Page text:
Monday, May 24, 2004

Good use of the internet


There's this program on CBC Radio One called The Arts Today and as it is broadcast at ten o'clock in the evening, I find it difficult to fit into my schedule. They regularly talk with people like AA Bronson, Rodney Graham, Jaap Brakke (a curator with the Drents Museum in the Netherlands) Maxwell Bates, and Dominique Blain which means I'd really like to hear it.

Now, the CBC website apparently has archiving capabilities, and there is a link from "The Arts Today" web page which states (in its entirety) "Listen to the latest program." Sounds cool, right? I should be able to listen to the shows when I have time and/or am awake. Unfortunately, when you click on the link it then states "The audio file which you have requested is not available online. We regret that we are no longer able to provide this audio file and apologize for any inconvenience it may cause." Ok, you're thinking this is just me being cranky. Well, you might be right, but I figure that the CBC should be able to figure out how this thing called the internet works.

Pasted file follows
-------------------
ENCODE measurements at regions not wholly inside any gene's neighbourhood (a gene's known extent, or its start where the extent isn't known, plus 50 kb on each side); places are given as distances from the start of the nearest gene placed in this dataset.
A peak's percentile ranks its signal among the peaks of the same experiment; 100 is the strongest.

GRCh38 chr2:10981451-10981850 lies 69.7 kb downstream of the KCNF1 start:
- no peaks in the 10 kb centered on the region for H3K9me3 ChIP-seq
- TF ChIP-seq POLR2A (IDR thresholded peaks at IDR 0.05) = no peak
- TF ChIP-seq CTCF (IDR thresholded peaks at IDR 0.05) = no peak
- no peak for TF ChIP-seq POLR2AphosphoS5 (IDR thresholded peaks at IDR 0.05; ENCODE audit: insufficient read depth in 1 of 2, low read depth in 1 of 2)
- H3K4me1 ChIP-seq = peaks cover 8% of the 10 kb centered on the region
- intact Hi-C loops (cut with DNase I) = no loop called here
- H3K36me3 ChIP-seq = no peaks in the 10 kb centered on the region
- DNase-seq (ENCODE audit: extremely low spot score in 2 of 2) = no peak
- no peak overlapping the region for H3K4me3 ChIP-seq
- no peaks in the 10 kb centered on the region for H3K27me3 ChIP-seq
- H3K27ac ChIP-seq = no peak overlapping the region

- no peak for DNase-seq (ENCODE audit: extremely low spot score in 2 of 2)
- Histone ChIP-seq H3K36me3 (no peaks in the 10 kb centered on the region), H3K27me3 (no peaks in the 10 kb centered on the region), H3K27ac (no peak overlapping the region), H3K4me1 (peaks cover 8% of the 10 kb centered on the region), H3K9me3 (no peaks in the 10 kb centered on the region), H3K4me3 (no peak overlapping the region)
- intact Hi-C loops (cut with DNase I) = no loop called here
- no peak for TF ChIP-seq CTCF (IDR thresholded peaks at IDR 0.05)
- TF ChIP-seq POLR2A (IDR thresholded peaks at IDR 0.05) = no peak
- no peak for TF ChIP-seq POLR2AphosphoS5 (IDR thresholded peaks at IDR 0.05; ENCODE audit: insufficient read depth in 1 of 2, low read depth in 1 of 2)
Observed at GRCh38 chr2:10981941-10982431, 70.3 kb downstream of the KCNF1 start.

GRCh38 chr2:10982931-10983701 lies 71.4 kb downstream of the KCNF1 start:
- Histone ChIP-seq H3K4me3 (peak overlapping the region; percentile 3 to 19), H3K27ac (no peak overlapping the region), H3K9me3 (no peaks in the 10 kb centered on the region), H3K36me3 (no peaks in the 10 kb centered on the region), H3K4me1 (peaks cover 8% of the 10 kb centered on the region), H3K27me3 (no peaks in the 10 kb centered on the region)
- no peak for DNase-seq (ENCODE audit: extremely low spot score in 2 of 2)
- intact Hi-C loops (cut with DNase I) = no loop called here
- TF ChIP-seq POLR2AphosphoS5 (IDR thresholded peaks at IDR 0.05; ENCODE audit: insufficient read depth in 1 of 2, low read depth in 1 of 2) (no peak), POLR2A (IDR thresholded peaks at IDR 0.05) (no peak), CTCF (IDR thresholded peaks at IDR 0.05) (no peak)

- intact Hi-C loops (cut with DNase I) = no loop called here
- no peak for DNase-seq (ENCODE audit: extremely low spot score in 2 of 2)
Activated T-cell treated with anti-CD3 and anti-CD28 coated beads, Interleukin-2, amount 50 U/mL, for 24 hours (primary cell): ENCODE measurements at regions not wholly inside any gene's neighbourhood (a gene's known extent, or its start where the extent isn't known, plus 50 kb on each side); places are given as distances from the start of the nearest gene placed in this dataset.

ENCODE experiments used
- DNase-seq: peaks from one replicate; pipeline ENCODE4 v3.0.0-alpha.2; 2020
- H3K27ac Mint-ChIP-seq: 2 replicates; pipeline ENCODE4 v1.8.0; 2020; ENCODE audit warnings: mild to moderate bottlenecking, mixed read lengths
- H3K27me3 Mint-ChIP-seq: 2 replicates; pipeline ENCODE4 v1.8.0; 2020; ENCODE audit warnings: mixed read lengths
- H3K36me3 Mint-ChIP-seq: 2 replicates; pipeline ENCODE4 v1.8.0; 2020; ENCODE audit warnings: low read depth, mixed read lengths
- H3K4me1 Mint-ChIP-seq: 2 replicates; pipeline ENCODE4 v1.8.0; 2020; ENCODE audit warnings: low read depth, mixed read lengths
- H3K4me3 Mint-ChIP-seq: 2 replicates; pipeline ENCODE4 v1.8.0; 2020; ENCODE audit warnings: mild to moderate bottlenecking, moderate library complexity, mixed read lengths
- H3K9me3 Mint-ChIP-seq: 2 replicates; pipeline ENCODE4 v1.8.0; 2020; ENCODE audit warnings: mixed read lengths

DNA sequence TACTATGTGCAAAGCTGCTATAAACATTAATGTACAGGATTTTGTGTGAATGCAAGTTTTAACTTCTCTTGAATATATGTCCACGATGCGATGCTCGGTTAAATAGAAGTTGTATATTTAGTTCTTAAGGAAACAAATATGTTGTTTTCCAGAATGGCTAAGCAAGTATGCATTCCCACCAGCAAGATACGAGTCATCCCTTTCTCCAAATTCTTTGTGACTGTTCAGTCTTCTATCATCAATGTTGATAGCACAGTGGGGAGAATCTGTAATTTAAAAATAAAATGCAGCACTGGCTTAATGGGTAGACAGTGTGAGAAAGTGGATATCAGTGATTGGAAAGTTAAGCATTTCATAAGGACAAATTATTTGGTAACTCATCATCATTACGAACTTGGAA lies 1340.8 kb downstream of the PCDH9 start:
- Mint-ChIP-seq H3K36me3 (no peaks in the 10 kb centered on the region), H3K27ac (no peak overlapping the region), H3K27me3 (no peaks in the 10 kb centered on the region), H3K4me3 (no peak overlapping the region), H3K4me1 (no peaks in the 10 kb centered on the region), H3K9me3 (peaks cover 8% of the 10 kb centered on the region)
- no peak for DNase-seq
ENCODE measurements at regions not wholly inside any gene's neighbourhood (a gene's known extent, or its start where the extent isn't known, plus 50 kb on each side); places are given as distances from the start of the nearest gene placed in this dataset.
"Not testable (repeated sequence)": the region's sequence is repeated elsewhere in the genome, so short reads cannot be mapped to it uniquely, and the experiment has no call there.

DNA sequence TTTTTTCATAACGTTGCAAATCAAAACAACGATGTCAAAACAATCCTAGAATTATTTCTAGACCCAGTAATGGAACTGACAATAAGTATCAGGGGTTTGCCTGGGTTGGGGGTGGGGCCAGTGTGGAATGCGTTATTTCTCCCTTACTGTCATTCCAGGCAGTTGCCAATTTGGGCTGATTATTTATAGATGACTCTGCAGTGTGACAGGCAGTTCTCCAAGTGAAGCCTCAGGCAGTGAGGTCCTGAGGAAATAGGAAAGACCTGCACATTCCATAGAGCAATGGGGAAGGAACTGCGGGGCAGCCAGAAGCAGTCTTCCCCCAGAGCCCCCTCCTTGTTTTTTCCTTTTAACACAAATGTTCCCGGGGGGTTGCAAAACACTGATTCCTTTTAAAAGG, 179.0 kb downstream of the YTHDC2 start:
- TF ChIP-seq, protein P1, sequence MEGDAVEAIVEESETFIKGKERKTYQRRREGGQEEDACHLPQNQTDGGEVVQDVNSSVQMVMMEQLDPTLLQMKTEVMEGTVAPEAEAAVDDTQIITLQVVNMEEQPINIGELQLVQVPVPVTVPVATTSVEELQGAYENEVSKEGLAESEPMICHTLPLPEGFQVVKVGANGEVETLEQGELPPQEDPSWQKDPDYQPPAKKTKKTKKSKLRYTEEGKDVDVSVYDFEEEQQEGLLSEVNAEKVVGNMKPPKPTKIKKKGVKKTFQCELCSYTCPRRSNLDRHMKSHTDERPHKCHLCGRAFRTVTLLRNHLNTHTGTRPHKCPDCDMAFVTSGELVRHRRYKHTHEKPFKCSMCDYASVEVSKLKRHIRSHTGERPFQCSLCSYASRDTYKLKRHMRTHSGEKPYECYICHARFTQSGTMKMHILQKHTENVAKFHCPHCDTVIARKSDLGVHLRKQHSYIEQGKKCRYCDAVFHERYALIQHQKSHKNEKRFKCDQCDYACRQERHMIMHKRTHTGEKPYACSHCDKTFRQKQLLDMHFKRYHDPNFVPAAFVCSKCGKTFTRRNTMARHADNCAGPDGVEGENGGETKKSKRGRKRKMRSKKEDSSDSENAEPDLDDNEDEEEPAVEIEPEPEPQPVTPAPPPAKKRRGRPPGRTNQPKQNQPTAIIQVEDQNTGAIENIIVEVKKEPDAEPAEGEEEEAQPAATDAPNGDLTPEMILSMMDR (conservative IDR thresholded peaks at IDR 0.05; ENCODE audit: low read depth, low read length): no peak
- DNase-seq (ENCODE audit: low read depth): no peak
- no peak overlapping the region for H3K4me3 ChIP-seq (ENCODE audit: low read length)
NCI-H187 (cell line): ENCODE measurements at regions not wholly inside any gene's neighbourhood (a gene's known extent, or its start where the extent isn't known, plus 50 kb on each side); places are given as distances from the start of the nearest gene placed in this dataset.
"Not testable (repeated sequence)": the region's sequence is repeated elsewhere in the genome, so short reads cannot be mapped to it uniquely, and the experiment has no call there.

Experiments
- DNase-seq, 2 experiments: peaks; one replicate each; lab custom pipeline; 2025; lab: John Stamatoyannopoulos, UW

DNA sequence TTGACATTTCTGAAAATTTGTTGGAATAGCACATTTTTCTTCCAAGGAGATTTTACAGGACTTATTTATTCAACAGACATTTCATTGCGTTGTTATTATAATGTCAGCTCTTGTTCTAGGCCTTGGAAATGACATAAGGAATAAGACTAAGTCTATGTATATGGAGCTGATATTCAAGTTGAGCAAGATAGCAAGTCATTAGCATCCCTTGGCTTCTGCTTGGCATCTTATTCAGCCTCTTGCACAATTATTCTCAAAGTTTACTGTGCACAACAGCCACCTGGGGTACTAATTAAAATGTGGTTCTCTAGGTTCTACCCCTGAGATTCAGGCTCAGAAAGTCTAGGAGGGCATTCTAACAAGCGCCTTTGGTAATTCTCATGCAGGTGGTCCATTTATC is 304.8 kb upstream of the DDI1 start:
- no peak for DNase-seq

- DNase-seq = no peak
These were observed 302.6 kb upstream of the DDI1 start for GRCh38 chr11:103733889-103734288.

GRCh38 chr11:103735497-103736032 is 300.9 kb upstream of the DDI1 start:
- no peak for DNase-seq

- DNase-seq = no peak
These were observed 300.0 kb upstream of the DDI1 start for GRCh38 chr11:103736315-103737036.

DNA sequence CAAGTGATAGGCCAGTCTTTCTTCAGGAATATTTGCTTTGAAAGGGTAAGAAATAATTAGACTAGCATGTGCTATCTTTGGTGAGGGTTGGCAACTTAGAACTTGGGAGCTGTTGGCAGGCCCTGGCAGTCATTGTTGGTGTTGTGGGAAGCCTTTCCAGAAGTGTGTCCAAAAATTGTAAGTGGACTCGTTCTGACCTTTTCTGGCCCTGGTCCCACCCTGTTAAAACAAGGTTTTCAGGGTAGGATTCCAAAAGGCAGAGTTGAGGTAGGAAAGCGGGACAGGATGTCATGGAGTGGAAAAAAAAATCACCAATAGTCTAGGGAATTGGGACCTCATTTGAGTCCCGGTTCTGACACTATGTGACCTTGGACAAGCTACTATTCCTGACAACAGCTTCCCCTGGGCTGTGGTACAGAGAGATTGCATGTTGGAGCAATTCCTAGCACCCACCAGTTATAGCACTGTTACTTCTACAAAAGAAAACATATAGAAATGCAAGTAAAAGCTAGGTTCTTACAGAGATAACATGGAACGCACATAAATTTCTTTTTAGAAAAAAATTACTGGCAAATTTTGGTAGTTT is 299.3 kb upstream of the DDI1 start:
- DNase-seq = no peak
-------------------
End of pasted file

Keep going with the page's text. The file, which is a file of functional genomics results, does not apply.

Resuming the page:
The only reason I bring it up, is that I also listen to a radio station from Jersey City, New Jersey, called WFMU. They have a program called "The Speakeasy with Dorian." It is similar to "The Arts Today" in that Dorian talks with people like Alexis Rockman, Chuck Close, James Rosenquist, and Malcolm Daniel, Curator of photographs at the Metropolitan Museum of Art. WFMU has an annual budget of under $1 million, or by my guess less than 2% of the CBC's budget for English radio. However WFMU somehow has been able to archive all the Speakeasy shows and they archive them about two hours after the show has been broadcast.

How is it that a tiny radio station in Podunk can accomplish what the CBC can't?

The Alexis Rockman show
The Chuck Close show
The James Rosenquist show
The Marshall Arisman show
The Malcolm Daniel show
The Matthew Barney show

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